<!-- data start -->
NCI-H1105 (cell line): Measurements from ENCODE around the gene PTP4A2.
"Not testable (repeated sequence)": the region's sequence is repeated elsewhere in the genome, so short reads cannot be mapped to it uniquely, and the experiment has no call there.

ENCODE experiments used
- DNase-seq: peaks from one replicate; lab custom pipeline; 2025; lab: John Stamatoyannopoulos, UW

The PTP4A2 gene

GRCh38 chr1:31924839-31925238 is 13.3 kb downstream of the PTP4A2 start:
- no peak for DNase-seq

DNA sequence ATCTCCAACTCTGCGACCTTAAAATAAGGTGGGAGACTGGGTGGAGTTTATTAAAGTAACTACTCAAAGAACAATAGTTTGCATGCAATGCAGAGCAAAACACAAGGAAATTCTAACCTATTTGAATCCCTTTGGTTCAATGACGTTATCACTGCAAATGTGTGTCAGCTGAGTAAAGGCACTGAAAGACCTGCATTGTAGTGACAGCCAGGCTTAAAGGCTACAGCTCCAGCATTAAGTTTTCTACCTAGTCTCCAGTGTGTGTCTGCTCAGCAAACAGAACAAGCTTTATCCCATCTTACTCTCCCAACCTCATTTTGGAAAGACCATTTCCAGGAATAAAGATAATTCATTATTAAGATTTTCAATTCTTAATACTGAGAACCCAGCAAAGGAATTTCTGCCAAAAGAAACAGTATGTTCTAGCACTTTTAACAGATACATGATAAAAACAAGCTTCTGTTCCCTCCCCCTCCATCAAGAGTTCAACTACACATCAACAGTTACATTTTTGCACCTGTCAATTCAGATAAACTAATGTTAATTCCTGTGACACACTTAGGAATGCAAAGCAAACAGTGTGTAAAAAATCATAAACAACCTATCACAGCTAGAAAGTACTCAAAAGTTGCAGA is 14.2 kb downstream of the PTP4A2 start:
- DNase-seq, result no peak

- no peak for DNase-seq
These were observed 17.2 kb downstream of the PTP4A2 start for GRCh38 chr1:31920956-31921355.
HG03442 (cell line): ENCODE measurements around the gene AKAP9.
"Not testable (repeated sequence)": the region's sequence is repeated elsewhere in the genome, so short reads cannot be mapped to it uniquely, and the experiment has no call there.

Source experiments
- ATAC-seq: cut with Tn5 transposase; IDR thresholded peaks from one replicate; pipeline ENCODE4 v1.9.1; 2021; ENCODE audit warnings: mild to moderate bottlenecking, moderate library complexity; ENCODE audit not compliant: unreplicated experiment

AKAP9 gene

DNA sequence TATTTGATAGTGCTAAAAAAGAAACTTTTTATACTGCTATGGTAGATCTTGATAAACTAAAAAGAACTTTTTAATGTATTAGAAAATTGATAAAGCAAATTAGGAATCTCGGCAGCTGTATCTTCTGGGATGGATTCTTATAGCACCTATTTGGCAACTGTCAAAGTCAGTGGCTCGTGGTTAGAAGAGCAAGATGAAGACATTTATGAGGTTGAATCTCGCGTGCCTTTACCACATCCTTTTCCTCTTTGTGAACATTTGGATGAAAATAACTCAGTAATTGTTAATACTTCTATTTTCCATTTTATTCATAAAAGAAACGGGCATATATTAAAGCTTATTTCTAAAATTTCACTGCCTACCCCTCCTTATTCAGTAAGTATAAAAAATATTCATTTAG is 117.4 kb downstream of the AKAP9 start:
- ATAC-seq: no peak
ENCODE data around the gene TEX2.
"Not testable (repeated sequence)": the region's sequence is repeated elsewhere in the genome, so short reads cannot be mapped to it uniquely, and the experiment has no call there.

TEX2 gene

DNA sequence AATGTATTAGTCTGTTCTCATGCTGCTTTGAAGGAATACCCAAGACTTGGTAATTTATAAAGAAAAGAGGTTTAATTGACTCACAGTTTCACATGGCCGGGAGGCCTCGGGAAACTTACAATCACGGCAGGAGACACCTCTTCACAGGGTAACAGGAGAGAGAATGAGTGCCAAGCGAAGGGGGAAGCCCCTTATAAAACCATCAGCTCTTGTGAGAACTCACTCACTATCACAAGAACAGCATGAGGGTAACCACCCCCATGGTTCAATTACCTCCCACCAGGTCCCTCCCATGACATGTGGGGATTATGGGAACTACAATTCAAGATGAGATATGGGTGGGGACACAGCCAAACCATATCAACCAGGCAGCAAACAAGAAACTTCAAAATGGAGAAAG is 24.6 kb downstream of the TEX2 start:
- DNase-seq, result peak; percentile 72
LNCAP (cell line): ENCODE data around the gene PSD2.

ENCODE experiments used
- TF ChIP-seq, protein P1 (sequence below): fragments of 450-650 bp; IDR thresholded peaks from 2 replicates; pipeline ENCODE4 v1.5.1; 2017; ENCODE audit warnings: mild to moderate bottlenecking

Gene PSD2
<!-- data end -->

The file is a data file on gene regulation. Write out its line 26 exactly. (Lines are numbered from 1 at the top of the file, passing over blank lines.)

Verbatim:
- TF ChIP-seq, protein P1 (sequence below): fragments of 450-650 bp; IDR thresholded peaks from 2 replicates; pipeline ENCODE4 v1.5.1; 2017; ENCODE audit warnings: mild to moderate bottlenecking